Though she was still certainly no less odd of a person. Her eyes were wide while she stared at the spires, yet her jaw hadn’t dropped. She stood perfectly still as she stared. Nate wasn’t sure he was even capable of standing that still. It was bizarre.
“Better than our home, isn’t it girl?” Ashur stated, leaning over the railing.
It didn’t seem like she had actually heard the alien until eventually, she nodded a long moment later. Perhaps Nate had lost some of the wonder from being here so frequently since his companions were spellbound by the horizon.
Nate felt an unexpected pang of jealousy that he couldn’t take in the sights in the same way as the garbage girl. Still, knowing the place already did give him some advantages.
“See those strange things blowing through the air?” Nate casually leaned up against the railing.
Both Ashur and Kaori looked beyond the structures and saw what looked like pieces of tan coloured cloth riding the breeze. Most of them appeared to have frayed, as though their edges were messily torn from another piece of cloth. There were thousands of them in the sky, tens of thousands.
“The sheets.” Stated Ashur appreciatively.
“That’s right. The sheets. They’re not paper though. They’re alive. You’ll see a few of them caught on buildings in the Spires. Up close you can even see the veins.” He directed his comment mostly to Kaori since Ashur already seemed to already know a thing or two about the topic.
“Birds?” Kaori asked.
“Uh. N-no.” Nate blinked a few times at the odd question “They’re more like fleshy plants. They float around convert all the poisoned air into oxygen we can breathe.”
She scrunched her brow and looked to Nate.
“Did we make them?”
Nate honestly didn’t know. The sheets were the only reason that humans could survive on the toxic world of Terra Secundus so it would make sense if humans made them. His gut told him otherwise though.
“I think they were already here when we found it.”
“But I think we all know who put them here.” Ashur said calmly out into the open air.
“Who?” Kaori asked naively.
“The Elders.” He spoke reverently, and Nate felt for the first time like Ashur wasn’t trying to con anyone with his words. Still, that only meant Ashur believed them. Nathan did not. He didn’t believe in the creepy aliens from the distant past.
“Who were they?” She asked, perking up, “There were stories from when I was young. I don’t remember them.”
“They’re just a myth. There are plenty of extinct aliens, not one all-knowing dead elder race like people say.” Nate said.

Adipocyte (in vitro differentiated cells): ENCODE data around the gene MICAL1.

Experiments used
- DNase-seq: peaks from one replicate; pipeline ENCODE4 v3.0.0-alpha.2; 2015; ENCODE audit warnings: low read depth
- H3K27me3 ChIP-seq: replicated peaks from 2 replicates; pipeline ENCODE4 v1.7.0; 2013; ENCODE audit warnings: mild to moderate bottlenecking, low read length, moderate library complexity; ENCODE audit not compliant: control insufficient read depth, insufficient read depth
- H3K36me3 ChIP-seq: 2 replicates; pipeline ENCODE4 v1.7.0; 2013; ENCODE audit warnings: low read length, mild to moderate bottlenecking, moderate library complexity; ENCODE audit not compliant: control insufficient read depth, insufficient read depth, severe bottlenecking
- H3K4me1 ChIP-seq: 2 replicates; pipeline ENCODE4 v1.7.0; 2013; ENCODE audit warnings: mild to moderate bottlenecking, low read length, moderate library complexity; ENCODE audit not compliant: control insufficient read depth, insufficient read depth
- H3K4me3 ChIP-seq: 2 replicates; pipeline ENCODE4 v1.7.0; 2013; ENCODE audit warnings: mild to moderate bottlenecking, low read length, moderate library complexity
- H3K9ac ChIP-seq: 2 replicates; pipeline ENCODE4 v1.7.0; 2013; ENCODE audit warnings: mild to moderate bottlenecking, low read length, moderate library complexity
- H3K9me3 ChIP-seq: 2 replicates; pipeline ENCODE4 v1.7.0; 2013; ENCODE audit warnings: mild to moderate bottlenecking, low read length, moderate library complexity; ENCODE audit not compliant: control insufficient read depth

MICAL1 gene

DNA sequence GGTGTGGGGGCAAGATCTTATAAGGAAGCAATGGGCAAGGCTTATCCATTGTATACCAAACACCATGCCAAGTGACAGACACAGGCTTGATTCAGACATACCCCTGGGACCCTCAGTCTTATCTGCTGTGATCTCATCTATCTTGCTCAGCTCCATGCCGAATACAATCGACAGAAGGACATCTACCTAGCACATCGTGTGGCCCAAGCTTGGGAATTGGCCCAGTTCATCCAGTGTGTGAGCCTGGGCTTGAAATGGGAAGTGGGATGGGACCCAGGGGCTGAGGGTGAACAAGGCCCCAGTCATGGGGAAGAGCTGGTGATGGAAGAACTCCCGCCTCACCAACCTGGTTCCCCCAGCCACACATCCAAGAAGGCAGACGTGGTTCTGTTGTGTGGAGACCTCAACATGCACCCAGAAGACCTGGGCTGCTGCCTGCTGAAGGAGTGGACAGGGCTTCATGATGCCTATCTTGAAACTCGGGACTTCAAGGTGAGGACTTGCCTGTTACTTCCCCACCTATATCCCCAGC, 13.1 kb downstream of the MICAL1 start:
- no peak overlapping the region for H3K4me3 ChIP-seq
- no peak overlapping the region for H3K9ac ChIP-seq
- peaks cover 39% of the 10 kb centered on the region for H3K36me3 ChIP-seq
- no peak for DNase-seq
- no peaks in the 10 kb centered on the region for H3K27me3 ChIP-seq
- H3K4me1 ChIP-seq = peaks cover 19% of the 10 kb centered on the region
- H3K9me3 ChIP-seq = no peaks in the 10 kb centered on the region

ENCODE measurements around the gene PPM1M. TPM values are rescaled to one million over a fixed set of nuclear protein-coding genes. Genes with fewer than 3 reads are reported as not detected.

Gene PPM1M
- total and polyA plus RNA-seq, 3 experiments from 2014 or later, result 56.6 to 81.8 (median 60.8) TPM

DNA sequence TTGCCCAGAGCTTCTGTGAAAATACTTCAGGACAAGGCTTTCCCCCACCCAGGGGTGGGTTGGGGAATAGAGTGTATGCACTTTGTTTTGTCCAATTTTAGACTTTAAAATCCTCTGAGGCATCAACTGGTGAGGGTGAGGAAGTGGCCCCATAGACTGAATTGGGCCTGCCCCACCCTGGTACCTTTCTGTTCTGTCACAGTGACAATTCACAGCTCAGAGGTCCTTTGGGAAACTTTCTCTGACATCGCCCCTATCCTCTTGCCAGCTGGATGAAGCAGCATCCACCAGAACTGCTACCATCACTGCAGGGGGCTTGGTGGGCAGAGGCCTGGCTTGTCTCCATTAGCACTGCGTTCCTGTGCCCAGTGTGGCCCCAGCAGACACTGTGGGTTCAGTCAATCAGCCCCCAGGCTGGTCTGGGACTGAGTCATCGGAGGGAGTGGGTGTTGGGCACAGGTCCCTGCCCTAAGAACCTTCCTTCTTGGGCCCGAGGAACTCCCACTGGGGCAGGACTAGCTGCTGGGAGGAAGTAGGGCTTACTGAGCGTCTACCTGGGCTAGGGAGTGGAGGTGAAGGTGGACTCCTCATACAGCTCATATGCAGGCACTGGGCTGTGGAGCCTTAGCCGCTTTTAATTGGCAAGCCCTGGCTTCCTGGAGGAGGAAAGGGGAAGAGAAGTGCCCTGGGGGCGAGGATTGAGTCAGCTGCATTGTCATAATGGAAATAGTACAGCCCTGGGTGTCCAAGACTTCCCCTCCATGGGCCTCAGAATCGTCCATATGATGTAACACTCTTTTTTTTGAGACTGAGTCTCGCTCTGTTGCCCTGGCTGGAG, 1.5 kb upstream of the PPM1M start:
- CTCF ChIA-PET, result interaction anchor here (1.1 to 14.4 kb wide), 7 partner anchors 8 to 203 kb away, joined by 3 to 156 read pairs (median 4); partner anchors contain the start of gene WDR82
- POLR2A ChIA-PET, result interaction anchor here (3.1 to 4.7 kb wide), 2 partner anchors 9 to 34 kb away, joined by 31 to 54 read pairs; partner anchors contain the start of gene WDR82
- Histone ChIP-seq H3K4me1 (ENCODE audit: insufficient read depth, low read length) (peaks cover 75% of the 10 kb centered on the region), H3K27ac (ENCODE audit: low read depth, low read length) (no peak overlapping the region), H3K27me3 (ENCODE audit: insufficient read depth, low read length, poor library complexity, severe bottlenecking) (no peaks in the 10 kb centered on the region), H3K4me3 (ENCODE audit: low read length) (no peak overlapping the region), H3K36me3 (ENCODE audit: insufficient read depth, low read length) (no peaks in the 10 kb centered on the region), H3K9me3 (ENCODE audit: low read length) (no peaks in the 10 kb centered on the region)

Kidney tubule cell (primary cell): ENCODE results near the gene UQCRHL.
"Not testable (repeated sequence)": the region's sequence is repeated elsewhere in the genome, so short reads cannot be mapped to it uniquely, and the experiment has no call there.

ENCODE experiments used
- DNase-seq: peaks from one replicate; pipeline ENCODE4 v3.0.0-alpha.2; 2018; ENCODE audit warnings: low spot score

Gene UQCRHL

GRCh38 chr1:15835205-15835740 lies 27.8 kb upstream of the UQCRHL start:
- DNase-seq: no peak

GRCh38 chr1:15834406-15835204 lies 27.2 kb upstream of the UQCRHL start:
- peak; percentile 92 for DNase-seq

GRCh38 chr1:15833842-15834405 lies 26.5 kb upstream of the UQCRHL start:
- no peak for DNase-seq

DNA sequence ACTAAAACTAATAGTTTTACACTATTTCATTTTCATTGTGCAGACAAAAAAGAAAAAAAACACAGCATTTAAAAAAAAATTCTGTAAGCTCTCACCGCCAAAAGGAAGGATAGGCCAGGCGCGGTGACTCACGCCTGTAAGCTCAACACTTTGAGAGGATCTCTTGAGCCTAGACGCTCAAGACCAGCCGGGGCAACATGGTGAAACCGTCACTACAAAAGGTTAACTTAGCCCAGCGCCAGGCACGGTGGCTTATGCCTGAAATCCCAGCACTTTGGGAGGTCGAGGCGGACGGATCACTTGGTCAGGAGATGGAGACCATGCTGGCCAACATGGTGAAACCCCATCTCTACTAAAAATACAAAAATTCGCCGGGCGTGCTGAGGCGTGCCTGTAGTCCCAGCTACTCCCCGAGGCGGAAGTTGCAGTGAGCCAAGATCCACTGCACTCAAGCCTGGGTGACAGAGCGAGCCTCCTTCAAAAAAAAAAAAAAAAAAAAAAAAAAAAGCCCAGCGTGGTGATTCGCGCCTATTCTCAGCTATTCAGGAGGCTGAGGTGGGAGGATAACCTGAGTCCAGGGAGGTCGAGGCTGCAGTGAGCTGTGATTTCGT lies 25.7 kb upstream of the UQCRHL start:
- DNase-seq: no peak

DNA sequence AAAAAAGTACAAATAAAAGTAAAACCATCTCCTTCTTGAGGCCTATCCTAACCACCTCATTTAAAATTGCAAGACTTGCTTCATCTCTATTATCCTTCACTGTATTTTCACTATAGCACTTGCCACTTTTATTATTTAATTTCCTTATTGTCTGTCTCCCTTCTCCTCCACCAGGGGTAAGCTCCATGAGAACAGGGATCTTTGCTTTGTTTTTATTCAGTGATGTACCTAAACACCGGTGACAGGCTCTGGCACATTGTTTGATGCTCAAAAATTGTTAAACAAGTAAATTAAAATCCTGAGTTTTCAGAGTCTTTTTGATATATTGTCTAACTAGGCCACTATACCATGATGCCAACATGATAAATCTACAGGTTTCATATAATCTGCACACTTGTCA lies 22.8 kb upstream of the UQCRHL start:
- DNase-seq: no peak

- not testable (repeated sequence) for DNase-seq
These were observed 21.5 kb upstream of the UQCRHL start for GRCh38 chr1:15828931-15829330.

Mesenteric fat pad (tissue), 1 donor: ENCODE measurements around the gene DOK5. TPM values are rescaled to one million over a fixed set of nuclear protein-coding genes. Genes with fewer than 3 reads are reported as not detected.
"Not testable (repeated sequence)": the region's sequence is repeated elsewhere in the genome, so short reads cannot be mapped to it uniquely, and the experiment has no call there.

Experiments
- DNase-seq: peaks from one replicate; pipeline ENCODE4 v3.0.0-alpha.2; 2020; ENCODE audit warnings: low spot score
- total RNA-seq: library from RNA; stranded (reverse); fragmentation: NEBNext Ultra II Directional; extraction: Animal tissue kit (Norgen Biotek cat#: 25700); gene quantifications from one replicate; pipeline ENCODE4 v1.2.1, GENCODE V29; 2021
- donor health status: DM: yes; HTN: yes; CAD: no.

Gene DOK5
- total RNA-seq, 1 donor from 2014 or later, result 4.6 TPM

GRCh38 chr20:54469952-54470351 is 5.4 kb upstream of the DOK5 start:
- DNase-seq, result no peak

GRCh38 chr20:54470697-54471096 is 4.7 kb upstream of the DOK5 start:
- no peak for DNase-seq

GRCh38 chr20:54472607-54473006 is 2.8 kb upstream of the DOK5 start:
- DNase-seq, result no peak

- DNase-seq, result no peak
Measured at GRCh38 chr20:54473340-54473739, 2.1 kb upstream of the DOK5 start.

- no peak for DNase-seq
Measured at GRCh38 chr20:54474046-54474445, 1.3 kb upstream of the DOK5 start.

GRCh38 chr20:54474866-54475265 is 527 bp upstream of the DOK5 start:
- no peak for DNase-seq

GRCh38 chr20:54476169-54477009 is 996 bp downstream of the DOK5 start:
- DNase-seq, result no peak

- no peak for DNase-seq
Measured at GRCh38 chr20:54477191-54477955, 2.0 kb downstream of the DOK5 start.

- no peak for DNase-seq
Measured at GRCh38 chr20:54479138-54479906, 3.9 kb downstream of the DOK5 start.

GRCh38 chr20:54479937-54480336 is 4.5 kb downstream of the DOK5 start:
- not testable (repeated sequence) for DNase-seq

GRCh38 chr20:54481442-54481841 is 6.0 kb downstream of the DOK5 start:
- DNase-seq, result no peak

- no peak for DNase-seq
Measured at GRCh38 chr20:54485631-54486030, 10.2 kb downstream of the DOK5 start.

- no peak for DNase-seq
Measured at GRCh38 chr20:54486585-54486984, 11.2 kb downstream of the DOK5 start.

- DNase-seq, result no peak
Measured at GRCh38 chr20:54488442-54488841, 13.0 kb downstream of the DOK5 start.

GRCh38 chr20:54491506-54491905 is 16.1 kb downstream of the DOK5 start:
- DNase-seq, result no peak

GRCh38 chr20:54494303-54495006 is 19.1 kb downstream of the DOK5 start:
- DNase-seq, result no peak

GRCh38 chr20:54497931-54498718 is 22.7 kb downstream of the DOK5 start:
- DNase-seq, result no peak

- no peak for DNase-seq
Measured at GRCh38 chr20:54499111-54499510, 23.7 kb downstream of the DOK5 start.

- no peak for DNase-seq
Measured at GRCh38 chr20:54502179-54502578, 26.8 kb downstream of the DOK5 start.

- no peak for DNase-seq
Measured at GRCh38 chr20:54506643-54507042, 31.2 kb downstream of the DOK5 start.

“Of course there were others.” Dismissed Ashur, “But only two that mattered. Only two that spanned the galaxy.”
“Who was the other?” Kaori asked, her interest peaked.
“Just that.” said Ashur, “The Other.”
Nate saw Kaori shiver. She was clearly formulating a question in her head to learn more about Ashur’s ridiculous fairy tales. Nate was relieved to hear Nav approach and call out to them.
“Docking’s complete. We’ll need to leave immediately if we want to make our meeting with the engineer.”
And so they went. Walking through humanities most bustling metropolis. All around them were grand structures, built on the inside of the spires. They passed agricultural blocks, with rolling fields of golden grains that rivaled the great fields of Wheatstone. They passed the impossibly majestic corporate buildings of dozens of alien megacorps. They passed through markets filled with skilled traders and mechanists, capable of trading, building or fixing anything imaginable.
As far as Nate could see, Kaori took each slice of spires life with the same wide-eyed silence. She never asked questions though, so Nate stuck close and explained what he could.
He pointed to an odd looking reddish-brown alien with leathery and hairless skin. The creature stood like a human on two legs, though it was a little hunched. It was short and seemed to have a small frame when compared to the almost unnatural amount of muscle it was boasting. It wore a simple human t-shirt and a pair of jeans that were likely custom made for his odd alien proportions. It had a relatively flat and featureless head, which it corrected with extremely well-applied makeup that gave the illusion of an angular face with a healthy amount of bone structure.
“See over there, that guy is an Ontillian, one of the four citizen species in the Coreward Republic.”
Kaori made no move to acknowledge him. She rarely did. Nate supposed that years of talking to no one must have left her with that particular quirk.
“They uh… they come here a lot. Ontillians like to travel. Only the young ones though, they get pretty boring as they get older.”
“Is he selling hats?” she asked, cocking her head slightly.